Last week a parliament committee published its report into the closure of the Forth Road Bridge. It concluded that the fracture was not foreseeable. It was, by design, a narrow inquiry that only sought to focus on the political and budget decision making. It did not address compensation, the travel arrangements and the wider engineering issues.
I pay compliment to the Minister Derek McKay. Throughout this episode I admired his approachable manner and his clear interest in finding pragmatic solutions. He even answered my questions - surely a model for his colleagues to follow. He had two tasks: getting the bridge reopened safely and keeping the traffic moving around temporary routes.
I thought transport officials worked well to devise a transport plan in just a few days after the traditional route for the last 50 years had been disrupted. But it was clear no preparations had been made for such an eventuality despite the age of the bridge.
The extra train carriages and buses at discounted rates were good initiatives. The use of the priority route for HGVs was effective but should have been opened to a wider group of vehicles at an earlier stage and at off peak periods to all vehicles.
The challenge for the minister was to get the bridge opened on time. He did that for cars but not HGVs. The closure for everyone was costly but the further delays for HGVs compounded the problem. I think there is a strong case for a compensation package for businesses in south Queensferry who lost the Christmas trade - which by its nature can never be recovered. I also think there is a case for support for companies who priced jobs based on the bridge being reopened by the New Year.
It is a fact that the budget for bridge maintenance was cut but I have never believed that any politician or government would reject urgent and critical repairs.
It is also the case that keeping to a minimum the disruption to traffic flows was a factor as much as cost reduction. Major, just in case, repairs could have been incredibly disruptive and costly. Delaying major repairs, by using temporary fixes, until after the new bridge opened was an understandable approach.
The design of the bridge has made it difficult to maintain and inspect so I trust the new bridge will have good maintenance arrangements built in.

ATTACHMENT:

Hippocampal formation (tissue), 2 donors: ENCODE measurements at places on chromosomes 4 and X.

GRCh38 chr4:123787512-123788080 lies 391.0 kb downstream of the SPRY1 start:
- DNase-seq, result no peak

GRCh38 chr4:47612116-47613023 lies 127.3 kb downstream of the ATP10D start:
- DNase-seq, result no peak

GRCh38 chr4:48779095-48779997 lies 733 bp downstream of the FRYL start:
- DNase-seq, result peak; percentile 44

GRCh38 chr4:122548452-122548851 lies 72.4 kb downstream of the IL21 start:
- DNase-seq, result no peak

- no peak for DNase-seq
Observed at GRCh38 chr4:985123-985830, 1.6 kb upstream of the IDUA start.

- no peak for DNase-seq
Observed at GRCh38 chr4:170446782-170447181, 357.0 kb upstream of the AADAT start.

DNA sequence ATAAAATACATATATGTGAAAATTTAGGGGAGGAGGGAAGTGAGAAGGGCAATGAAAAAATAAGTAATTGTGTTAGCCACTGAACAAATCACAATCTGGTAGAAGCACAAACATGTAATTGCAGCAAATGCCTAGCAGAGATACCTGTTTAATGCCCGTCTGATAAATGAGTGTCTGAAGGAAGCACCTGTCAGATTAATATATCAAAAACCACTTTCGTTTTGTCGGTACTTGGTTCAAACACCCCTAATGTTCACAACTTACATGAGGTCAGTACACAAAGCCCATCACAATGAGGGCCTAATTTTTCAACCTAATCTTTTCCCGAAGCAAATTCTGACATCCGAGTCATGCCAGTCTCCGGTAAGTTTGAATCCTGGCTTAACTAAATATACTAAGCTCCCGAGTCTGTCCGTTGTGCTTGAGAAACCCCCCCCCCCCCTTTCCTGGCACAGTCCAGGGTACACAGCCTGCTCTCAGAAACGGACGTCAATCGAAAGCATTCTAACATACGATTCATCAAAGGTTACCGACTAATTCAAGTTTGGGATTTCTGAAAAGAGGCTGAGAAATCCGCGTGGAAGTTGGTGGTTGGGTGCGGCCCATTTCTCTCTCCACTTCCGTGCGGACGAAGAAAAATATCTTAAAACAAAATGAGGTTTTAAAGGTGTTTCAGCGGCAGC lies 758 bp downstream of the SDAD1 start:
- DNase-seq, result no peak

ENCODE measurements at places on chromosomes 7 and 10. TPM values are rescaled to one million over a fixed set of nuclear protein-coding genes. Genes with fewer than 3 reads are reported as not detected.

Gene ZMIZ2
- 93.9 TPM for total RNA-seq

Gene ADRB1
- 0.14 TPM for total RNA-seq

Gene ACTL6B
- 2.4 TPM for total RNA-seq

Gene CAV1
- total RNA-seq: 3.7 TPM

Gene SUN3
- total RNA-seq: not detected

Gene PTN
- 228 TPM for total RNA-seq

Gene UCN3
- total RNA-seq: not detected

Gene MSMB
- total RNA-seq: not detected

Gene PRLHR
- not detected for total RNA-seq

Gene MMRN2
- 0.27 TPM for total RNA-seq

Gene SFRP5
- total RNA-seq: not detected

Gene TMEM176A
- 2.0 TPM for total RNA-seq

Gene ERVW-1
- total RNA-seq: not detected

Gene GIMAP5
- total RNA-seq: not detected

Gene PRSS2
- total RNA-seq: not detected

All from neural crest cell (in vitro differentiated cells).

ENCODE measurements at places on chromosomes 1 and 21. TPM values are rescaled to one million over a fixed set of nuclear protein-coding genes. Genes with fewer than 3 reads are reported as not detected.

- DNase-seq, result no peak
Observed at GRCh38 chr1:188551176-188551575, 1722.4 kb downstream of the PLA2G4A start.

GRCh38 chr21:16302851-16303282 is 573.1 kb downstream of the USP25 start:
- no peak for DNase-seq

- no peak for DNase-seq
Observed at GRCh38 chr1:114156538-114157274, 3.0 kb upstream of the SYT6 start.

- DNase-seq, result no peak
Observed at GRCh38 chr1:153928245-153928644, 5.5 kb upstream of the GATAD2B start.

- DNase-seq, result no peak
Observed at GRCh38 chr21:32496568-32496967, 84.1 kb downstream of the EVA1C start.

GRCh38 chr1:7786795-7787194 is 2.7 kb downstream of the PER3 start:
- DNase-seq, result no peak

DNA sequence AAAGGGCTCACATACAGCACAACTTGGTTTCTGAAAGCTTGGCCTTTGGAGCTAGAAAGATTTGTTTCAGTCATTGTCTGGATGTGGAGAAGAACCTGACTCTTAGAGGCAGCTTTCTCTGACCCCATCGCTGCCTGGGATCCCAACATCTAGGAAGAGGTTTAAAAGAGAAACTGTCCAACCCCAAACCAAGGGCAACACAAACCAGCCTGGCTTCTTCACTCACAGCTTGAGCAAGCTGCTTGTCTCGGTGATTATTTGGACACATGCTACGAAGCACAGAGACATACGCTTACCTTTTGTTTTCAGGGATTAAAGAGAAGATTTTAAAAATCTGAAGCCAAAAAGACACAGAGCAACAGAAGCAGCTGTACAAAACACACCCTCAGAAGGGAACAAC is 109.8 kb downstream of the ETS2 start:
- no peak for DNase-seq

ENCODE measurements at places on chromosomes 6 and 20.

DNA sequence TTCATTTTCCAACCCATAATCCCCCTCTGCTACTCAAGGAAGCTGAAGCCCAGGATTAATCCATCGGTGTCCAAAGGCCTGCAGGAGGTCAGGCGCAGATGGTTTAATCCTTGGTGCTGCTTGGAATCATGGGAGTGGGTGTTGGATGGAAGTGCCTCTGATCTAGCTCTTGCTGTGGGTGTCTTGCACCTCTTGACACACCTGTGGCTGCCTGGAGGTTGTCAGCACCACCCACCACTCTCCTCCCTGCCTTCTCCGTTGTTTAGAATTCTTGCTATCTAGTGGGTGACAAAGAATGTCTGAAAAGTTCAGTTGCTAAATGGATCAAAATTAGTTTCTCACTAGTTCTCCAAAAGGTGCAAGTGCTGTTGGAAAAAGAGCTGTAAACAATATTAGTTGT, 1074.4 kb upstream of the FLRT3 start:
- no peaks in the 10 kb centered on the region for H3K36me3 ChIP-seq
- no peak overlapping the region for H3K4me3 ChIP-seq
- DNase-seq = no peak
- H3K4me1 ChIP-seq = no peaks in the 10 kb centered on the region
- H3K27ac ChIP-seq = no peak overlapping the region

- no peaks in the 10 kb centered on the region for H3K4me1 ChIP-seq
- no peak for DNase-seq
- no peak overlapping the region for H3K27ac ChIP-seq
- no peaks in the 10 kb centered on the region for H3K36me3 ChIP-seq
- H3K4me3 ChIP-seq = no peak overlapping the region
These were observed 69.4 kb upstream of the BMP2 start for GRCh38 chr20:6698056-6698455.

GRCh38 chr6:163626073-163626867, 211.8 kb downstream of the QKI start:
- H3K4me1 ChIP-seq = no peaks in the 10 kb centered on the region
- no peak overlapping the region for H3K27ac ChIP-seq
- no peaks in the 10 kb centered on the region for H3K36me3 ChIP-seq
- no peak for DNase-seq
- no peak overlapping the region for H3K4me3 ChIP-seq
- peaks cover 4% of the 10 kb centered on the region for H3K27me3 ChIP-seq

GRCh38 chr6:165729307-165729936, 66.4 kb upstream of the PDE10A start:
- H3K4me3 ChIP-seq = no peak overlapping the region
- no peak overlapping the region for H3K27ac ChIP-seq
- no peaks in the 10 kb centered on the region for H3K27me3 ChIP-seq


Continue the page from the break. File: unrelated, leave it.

With such an ageing structure that was well beyond its capacity - and has been so since 1990 - the probability of failure was high.
The brackets on the truss end links were identified as vulnerable areas and a fix had been designed when the bottom end of the truss end link fractured. Now we know this happened, at least in part, because the pin was not moving.
However, there are a number of questions that remain unanswered. As I am a biologist rather than an engineer I sought advice from an engineering professor. We met the bridge engineers for a specialist briefing for which I am grateful to the minister and Transport Scotland.
The big question is why was it not identified that the pin in this area was not moving properly? The whole area was being considered and I would have thought that as it could not be inspected and because it was not lubricated that this should have been an area that required closer scrutiny.
Why was strain gauge monitoring equipment not used in this area?
There was no lubrication for the bottom pin, when there was for the top pin, why was this not flagged up as a risk? Would it have been possible to grease remotely?
These are not political matters but matters for the engineering profession to consider.
I have respect for Mark Arndt, Barry Colford, Alistair Andrews and all their predecessors for keeping such a critical piece of infrastructure alive whilst it is under considerable strain.
I hope they and the government agree to further scrutiny from the profession and for the evidence to be made freely available for such an examination.
Despite the fact that I requested a parliamentary inquiry the engineering community must examine this too. We must learn lessons. That is our duty.